Dramatic tax changes recommended
The Tax Working Group has recommended a range of comprehensive tax changes including a method of taxing capital gains on residential rental properties.
The government will take time to consider the report but no action is likely until Australia's Henry Review of its tax system (among other things) is made public. Ken Henry, the head of Australia's treasury, delivered his findings to the Australian Treasurer just before Christmas.
Options suggested in a report by the New Zealand group released today include a risk-free rate of return method for calculating capital gains on investment properties.
The report also has an option of a low-rate land tax.
The risk-free rate of return method works as follows: if someone owns a $300,000 property with a $200,000 mortgage and the annual risk-free return rate is set at 4 percent, taxable income is calculated at 4 percent of the $100,000 of equity in the property, giving a tax of $4000.
Someone on a personal income tax rate of 38 percent therefore ends up paying $1520 of tax.
"Put simply, the tax system is broken and needs to be fixed," group chairman Professor Bob Buckle said.
"We've suggested a number of ways this can be done."
There was a once in a generation chance for New Zealand to have a world class tax system, he said.
The report also recommends increasing GST to 15 percent, saying this would have merit on efficiency grounds, but any increase in GST would require compensation for those on low incomes.
The report also says that the company, top personal and trust tax rates should be aligned to improve the integrity of the tax system.
Responding to the release, Finance Minister Bill English said the Government would carefully consider the options presented.
“The Government’s focus in 2010 is increasing New Zealand’s economic growth and productivity,” Mr English said. “There is no doubt that good tax policy can play a role in that.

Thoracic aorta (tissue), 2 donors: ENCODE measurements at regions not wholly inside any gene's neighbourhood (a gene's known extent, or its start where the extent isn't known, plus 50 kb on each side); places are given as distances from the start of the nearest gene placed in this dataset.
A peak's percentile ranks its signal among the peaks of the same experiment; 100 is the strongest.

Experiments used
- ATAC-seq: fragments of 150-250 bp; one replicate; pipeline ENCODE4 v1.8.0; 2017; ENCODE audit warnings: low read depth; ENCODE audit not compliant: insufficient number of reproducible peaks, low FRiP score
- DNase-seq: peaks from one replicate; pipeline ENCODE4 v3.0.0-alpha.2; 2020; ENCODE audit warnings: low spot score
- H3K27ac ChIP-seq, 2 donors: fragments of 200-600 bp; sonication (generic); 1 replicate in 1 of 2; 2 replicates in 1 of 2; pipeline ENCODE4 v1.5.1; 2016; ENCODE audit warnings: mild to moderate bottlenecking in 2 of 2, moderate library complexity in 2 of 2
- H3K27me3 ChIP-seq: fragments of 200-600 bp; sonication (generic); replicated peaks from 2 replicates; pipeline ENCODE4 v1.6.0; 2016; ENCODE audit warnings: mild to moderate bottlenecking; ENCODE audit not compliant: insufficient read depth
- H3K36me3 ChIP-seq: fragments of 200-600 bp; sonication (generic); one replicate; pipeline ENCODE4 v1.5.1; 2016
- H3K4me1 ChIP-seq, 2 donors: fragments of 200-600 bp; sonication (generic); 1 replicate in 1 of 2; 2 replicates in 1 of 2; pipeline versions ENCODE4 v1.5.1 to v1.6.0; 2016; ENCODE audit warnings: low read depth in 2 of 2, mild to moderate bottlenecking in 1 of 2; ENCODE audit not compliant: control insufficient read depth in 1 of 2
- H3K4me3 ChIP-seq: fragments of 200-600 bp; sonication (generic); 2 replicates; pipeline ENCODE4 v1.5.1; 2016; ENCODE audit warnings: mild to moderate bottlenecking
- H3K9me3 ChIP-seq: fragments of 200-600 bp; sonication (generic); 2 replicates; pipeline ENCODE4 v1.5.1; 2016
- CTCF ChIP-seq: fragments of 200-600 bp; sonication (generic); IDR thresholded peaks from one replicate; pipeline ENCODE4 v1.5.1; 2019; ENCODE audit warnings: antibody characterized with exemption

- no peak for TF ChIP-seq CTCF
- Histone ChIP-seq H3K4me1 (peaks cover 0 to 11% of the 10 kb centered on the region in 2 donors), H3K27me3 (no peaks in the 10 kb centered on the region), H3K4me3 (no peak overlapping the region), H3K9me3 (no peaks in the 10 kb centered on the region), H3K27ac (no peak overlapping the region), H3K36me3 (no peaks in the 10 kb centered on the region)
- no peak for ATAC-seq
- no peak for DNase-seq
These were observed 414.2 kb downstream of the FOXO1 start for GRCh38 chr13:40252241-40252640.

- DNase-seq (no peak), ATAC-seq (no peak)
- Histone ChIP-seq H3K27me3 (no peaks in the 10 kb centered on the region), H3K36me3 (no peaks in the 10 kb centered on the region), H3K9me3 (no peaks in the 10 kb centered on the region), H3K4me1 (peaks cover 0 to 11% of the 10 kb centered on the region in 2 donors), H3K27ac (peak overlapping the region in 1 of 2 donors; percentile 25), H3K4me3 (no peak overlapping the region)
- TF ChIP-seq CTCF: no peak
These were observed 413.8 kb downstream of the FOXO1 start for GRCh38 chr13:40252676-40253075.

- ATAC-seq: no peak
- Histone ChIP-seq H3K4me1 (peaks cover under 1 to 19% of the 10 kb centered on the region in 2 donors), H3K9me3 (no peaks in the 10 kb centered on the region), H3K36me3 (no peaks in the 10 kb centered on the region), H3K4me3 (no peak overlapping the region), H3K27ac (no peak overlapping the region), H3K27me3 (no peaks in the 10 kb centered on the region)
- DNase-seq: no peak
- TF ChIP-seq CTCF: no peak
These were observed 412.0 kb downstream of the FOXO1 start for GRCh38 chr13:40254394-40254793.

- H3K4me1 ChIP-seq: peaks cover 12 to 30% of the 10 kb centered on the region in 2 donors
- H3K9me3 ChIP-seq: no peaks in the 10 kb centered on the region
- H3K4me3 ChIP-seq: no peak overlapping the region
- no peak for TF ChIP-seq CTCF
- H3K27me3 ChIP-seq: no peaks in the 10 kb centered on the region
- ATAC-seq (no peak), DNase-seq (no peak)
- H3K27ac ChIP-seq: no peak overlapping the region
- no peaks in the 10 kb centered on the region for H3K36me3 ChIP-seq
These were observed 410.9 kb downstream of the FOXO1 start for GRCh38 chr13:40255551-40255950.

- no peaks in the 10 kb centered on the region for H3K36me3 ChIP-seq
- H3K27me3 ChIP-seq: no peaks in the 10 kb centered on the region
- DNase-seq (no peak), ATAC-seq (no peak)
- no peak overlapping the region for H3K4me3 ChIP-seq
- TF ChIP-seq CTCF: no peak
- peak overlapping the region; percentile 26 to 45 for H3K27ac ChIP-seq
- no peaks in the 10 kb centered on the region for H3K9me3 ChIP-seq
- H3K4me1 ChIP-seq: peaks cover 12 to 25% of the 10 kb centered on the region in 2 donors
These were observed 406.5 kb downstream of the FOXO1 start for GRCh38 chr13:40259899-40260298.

“For ordinary New Zealanders, we’re particularly keen to ensure that our tax system rewards effort, encourages savings and helps families to get ahead.
“At a broader economic level, we also want a tax system that helps move us away from our recent preoccupation with borrowing and consumption – at the same time recognising that any changes must be broadly fiscally neutral given that we face several years of budget deficits.
“As we’ve said, any changes would have to meet tests of equity and fairness, alongside delivering benefits for households and the economy. And given that we face another six years of Budget deficits, they need to be broadly fiscally neutral.”
Revenue Minister Peter Dunne welcomed the Group’s call for tax policy changes to be made within a coherent long-term strategy and framework and for them to be sustainable politically.
“I note the Working Group’s concerns regarding the misalignment of tax rates which encourages the use of trusts and companies, with a tax rate of 33 per cent and 30 per cent respectively, to shelter income that would otherwise be taxed at the higher personal tax rate of 38 per cent,” Mr Dunne said.
“This is inherently unfair to the wage and salary earner who is then left to bear a disproportionate share of the personal tax burden.”
No to land tax - Business NZ
Business NZ chief executive Phil O’Reilly said many of the Group's recommendations would find support among the business sector, but noted caution on some - mainly the land tax suggestion.
“Business will be firmly supportive of the recommendation to get our company tax rate competitive with rates in other countries, an important factor for economic growth.
“There will also be support for alignment of company, top personal and trust tax rates and for lower personal rates.”
Mr O’Reilly said he shared the group’s concerns about the distortions that would arise from a capital gains tax and also agreed that work is required on the tax treatment of residential rental properties.
But he said there could be problems with the recommendation for a land tax as this would be an anticompetitive cost on New Zealand’s many land-based enterprises.
“Enterprises already face a fairly stiff land tax through local body rates and this recommendation if accepted would impose a second tier of land taxation.”
Mr O'Reilly said it would be important for the Government to give a clear direction on its thinking on tax reforms by the time of the Budget as the current system is a "drag on New Zealand’s capability and competitiveness".